That’s a very interesting question. Funnily enough, I never really took the time to ask our audience if they cared if the records being played are rare or not. The answer would probably be no, but to some, perhaps, this fact tells them that we work hard to find stuff that they cannot hear anywhere else, especially not at other events in Montreal. There are other great parties going on in the city, which also focus on old tropical music, but we have our own distinctive vibe and sound, because we select music from our personal record collections. And the fact that these tracks are not often available on reissues or compilations makes the events even more special, since I will be the only one around to be able to play it to them! We really aim to build a faithful crowd that trust our taste and will come to dance at our events because they know it’s like nothing else.
So, in this case of quite old records, does a rare track’s rareness outweigh problems of substandard audio fidelilty, lack of distinct percussive elements, scratches, etc? Take for instance Johnny Gomez Orchestra’s Gloria (second track in the mix) which shows some of these problems.
Rareness in itself is of no importance to me if the track is not a killer. But yes, even if the recording, mastering or condition of the actual record are not perfect, it can still sound decent on a good sound system. Johnny’s Gloria may not sound like a recent Soundway Records reissue, but being a 60+ years old record, it has that original vibe that only a needle can pick up—and I don’t mind crackles. It’s a very personal experience for me. It really makes me travel in time. I can feel the emotion that’s been hidden in the grooves for so many years. But that’s from a geeky collector’s perspective!
One reason why I don’t like to play reissues or compilations that much, is that the sound can sometimes be too boosted, digitally, making it hard to mix with original records. I prefer to adjust the club’s sound system and mixer too suit the old records.
When I first started to find Caribbean mixes on places like Mixcloud, I noticed that you DJs had a certain fondness for instrumentals in the minor key. Not suprisingly, these are the records that generate the highest bids on eBay. Do you see any correlation between the amount of people on the dancefloor and whether the melody is in the minor or major key?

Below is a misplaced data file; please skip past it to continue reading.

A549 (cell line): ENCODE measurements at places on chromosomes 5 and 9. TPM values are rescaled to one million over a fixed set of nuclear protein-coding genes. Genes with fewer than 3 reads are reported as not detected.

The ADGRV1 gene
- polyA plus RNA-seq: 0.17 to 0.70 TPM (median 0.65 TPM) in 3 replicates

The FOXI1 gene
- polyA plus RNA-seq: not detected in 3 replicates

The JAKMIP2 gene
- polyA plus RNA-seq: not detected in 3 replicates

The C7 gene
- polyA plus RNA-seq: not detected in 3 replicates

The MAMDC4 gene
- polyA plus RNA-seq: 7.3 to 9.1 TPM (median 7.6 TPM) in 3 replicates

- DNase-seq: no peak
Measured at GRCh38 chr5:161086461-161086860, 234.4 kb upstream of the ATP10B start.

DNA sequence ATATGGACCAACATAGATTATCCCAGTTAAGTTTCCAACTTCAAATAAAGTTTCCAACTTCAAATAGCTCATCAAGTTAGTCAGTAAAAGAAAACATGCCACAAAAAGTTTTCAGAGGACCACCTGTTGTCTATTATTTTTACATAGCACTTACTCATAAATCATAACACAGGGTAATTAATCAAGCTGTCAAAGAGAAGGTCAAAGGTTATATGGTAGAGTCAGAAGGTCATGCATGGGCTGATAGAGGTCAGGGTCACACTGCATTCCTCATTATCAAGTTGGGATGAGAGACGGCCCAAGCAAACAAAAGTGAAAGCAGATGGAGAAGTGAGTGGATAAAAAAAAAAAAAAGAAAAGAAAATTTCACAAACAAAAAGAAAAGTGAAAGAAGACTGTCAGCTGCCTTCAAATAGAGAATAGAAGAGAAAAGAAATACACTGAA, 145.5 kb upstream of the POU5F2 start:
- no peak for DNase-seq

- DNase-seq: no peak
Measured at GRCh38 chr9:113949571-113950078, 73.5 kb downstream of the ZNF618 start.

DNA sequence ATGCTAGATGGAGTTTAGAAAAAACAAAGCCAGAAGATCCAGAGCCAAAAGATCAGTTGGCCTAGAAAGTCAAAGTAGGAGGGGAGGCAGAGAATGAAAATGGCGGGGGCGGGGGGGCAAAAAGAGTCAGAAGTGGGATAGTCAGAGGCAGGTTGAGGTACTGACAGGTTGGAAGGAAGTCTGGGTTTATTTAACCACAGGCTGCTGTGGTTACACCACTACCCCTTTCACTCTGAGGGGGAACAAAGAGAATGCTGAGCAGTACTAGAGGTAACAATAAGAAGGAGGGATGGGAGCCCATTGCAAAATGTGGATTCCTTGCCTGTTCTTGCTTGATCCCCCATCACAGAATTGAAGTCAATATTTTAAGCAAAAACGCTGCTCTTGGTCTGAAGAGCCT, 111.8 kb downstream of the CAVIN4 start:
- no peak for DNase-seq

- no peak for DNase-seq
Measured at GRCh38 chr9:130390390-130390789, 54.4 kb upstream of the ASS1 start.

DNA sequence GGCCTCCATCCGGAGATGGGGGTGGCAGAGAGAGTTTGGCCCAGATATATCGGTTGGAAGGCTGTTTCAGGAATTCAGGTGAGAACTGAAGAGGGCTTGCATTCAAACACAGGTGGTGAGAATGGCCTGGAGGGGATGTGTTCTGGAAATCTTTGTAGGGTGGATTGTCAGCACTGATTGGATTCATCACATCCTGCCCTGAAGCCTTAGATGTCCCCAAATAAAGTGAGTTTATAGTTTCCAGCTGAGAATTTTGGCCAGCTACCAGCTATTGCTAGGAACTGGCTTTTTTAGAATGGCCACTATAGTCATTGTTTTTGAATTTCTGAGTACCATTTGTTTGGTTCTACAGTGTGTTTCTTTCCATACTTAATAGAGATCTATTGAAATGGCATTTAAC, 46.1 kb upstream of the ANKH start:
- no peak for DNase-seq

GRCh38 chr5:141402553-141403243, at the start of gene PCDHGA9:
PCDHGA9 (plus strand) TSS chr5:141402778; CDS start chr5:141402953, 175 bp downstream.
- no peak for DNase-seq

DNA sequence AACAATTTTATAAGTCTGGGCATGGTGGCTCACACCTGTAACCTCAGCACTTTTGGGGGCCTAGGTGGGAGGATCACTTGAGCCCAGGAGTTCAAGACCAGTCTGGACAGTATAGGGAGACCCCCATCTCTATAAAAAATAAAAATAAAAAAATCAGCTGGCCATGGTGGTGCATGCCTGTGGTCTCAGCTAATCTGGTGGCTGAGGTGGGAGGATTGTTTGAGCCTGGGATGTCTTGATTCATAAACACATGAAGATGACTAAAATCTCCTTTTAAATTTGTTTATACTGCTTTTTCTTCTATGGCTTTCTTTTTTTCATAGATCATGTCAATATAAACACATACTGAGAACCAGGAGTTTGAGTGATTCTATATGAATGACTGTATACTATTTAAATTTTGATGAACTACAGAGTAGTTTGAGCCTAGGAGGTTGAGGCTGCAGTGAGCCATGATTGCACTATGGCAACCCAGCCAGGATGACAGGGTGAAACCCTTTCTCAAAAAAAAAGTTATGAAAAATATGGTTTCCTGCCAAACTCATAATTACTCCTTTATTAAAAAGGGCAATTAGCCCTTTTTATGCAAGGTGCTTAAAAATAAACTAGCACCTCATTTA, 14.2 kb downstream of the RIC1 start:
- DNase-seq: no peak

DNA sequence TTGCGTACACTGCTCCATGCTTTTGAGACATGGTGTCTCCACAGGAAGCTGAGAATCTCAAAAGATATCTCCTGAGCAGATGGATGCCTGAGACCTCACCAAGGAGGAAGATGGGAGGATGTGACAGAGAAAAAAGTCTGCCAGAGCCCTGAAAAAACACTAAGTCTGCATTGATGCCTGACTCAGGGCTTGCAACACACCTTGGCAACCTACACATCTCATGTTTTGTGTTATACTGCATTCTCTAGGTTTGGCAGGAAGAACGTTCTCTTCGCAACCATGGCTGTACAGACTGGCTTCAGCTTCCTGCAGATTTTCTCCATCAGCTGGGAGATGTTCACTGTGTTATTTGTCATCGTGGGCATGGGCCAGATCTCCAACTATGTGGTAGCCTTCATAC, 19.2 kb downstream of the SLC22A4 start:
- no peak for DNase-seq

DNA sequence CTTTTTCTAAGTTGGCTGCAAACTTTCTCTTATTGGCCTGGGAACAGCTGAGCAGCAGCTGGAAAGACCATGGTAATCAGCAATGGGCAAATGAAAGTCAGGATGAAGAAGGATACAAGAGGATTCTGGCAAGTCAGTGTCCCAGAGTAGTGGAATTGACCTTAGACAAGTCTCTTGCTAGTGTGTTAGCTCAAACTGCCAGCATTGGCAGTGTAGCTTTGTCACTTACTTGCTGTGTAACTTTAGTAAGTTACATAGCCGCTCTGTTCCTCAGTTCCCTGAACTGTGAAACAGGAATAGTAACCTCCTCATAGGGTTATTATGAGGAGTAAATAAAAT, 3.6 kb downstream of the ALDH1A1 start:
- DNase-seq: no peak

This is going to sound a bit amateur, but I’m not really familiar with the minor and major keys. Haha, sorry!
You’re not a musician, I take it! Well, what about calypso songs, then? There are only a few tracks with vocals in your mix. Do you think such calypsoes are generally less danceable?
I enjoy vocal calypsoes, but only a few really blow my mind, comparing with instrumentals, which are often more uptempo, with more “swinging” arrangements. They were clearly made for dancing, while the vocal calypsoes always seem to put more stress on the calypsonian singing his story than on the melody that accompanies it. For me, it’s all about the horns, the guitars, the double-bass and, of course, the percussion. Actually, I tend to perceive the voice more like a musical instrument.
Okay, so for the first part of the mix: Which track stands out from the rest, in your ears?
It’s really hard to say. I can change my mind tomorrow! But at this very moment, I’d say Cecil Fitts’ Gazar Strip (at 31:40 into the mix). That version of Errol Ince’s original composition is simply a bliss for the ears. It has the incredible swinging sound that the Kay label provided during the late fifties and early sixties. If I had to choose a favorite record label, it would have to be Kay. In my opinion, the sound quality is superior to Cook’s, for instance.
By the way, have you ever been to Trinidad?
I visited many countries throughout my twenties and thirties—I am now 38—but never Trinidad. And yet calypso has become my favorite music genre, especially in the last few years. I really dig the big band period from the late 50s to the mid-60s. It’s hard to describe what they do to me, but the way these instruments swing together is simply pure magic! This mix is a good example.
It is indeed!
In the next post we will present the second part of Philippe’s fabulous mix.